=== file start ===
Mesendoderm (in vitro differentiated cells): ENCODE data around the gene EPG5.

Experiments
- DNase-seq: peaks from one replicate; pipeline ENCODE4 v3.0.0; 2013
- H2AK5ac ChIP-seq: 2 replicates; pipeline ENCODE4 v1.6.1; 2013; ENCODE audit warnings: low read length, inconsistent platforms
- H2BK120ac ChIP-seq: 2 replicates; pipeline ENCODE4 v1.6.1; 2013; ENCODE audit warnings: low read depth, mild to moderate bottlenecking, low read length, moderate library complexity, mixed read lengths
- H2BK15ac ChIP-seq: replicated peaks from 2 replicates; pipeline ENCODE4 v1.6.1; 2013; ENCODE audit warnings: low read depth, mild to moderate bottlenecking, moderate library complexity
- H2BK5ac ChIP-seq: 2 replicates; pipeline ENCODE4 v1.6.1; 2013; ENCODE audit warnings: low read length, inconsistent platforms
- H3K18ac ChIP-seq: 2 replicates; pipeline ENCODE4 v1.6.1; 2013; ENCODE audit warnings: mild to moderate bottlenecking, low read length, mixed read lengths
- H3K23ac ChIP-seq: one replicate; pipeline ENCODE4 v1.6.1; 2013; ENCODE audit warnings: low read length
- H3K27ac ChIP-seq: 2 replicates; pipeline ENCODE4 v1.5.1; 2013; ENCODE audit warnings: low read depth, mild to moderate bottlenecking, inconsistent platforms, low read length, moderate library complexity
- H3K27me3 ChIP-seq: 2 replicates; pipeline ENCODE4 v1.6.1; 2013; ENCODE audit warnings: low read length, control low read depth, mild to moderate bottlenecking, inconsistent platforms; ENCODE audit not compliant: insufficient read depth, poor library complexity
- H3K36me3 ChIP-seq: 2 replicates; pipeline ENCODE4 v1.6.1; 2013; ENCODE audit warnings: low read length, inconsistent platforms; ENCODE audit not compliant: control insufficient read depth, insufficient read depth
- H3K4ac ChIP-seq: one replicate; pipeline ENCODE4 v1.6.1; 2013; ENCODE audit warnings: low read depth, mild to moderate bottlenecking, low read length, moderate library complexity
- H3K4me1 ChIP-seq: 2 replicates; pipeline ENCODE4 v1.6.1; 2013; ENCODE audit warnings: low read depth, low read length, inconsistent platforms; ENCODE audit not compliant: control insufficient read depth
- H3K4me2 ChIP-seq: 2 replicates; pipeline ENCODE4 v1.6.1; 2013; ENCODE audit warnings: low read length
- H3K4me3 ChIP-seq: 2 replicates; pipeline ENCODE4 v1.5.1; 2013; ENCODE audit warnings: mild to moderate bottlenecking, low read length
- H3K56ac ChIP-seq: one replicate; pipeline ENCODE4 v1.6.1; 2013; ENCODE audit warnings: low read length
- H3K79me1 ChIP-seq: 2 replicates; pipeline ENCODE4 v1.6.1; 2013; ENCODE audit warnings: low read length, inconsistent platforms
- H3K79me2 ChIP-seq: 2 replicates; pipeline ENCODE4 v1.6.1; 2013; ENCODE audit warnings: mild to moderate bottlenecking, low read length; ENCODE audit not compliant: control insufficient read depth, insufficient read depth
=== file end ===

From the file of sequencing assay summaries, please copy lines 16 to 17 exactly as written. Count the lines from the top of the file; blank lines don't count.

- H3K4me3 ChIP-seq: 2 replicates; pipeline ENCODE4 v1.5.1; 2013; ENCODE audit warnings: mild to moderate bottlenecking, low read length
- H3K56ac ChIP-seq: one replicate; pipeline ENCODE4 v1.6.1; 2013; ENCODE audit warnings: low read length